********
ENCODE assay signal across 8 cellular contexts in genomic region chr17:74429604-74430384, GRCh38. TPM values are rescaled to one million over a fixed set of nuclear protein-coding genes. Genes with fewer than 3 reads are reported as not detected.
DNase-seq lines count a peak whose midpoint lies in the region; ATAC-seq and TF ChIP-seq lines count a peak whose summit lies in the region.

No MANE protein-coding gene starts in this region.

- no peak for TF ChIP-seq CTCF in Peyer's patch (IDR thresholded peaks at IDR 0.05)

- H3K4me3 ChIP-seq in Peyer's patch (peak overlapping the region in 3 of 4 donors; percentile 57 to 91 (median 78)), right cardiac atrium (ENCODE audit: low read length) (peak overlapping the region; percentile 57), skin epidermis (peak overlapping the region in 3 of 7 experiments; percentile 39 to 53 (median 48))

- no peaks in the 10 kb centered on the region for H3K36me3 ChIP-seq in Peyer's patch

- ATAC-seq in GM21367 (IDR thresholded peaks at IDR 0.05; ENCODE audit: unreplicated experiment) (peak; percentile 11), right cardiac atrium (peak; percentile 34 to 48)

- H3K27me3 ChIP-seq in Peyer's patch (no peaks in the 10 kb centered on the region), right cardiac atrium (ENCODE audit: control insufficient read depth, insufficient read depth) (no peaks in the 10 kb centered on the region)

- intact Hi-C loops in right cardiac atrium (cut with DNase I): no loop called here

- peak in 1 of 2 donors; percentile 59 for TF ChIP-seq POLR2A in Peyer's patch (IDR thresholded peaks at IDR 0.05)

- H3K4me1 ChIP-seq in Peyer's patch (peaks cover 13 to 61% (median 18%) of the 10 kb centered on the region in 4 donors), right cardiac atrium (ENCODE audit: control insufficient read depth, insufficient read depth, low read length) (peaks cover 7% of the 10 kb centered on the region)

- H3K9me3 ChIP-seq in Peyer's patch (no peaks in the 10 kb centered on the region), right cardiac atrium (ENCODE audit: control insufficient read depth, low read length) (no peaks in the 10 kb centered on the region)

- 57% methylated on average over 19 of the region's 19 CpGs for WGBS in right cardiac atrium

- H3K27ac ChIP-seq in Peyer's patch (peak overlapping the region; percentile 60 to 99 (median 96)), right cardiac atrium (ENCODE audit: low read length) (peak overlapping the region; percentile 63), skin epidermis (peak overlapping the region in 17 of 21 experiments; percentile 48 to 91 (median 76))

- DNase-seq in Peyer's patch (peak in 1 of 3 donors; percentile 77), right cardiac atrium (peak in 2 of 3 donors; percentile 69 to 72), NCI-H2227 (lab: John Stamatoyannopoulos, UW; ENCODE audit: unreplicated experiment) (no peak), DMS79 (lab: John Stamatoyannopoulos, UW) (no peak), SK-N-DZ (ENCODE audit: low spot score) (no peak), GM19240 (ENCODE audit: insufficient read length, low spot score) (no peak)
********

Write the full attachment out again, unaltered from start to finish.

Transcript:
ENCODE assay signal across 8 cellular contexts in genomic region chr17:74429604-74430384, GRCh38. TPM values are rescaled to one million over a fixed set of nuclear protein-coding genes. Genes with fewer than 3 reads are reported as not detected.
DNase-seq lines count a peak whose midpoint lies in the region; ATAC-seq and TF ChIP-seq lines count a peak whose summit lies in the region.

No MANE protein-coding gene starts in this region.

- no peak for TF ChIP-seq CTCF in Peyer's patch (IDR thresholded peaks at IDR 0.05)

- H3K4me3 ChIP-seq in Peyer's patch (peak overlapping the region in 3 of 4 donors; percentile 57 to 91 (median 78)), right cardiac atrium (ENCODE audit: low read length) (peak overlapping the region; percentile 57), skin epidermis (peak overlapping the region in 3 of 7 experiments; percentile 39 to 53 (median 48))

- no peaks in the 10 kb centered on the region for H3K36me3 ChIP-seq in Peyer's patch

- ATAC-seq in GM21367 (IDR thresholded peaks at IDR 0.05; ENCODE audit: unreplicated experiment) (peak; percentile 11), right cardiac atrium (peak; percentile 34 to 48)

- H3K27me3 ChIP-seq in Peyer's patch (no peaks in the 10 kb centered on the region), right cardiac atrium (ENCODE audit: control insufficient read depth, insufficient read depth) (no peaks in the 10 kb centered on the region)

- intact Hi-C loops in right cardiac atrium (cut with DNase I): no loop called here

- peak in 1 of 2 donors; percentile 59 for TF ChIP-seq POLR2A in Peyer's patch (IDR thresholded peaks at IDR 0.05)

- H3K4me1 ChIP-seq in Peyer's patch (peaks cover 13 to 61% (median 18%) of the 10 kb centered on the region in 4 donors), right cardiac atrium (ENCODE audit: control insufficient read depth, insufficient read depth, low read length) (peaks cover 7% of the 10 kb centered on the region)

- H3K9me3 ChIP-seq in Peyer's patch (no peaks in the 10 kb centered on the region), right cardiac atrium (ENCODE audit: control insufficient read depth, low read length) (no peaks in the 10 kb centered on the region)

- 57% methylated on average over 19 of the region's 19 CpGs for WGBS in right cardiac atrium

- H3K27ac ChIP-seq in Peyer's patch (peak overlapping the region; percentile 60 to 99 (median 96)), right cardiac atrium (ENCODE audit: low read length) (peak overlapping the region; percentile 63), skin epidermis (peak overlapping the region in 17 of 21 experiments; percentile 48 to 91 (median 76))

- DNase-seq in Peyer's patch (peak in 1 of 3 donors; percentile 77), right cardiac atrium (peak in 2 of 3 donors; percentile 69 to 72), NCI-H2227 (lab: John Stamatoyannopoulos, UW; ENCODE audit: unreplicated experiment) (no peak), DMS79 (lab: John Stamatoyannopoulos, UW) (no peak), SK-N-DZ (ENCODE audit: low spot score) (no peak), GM19240 (ENCODE audit: insufficient read length, low spot score) (no peak)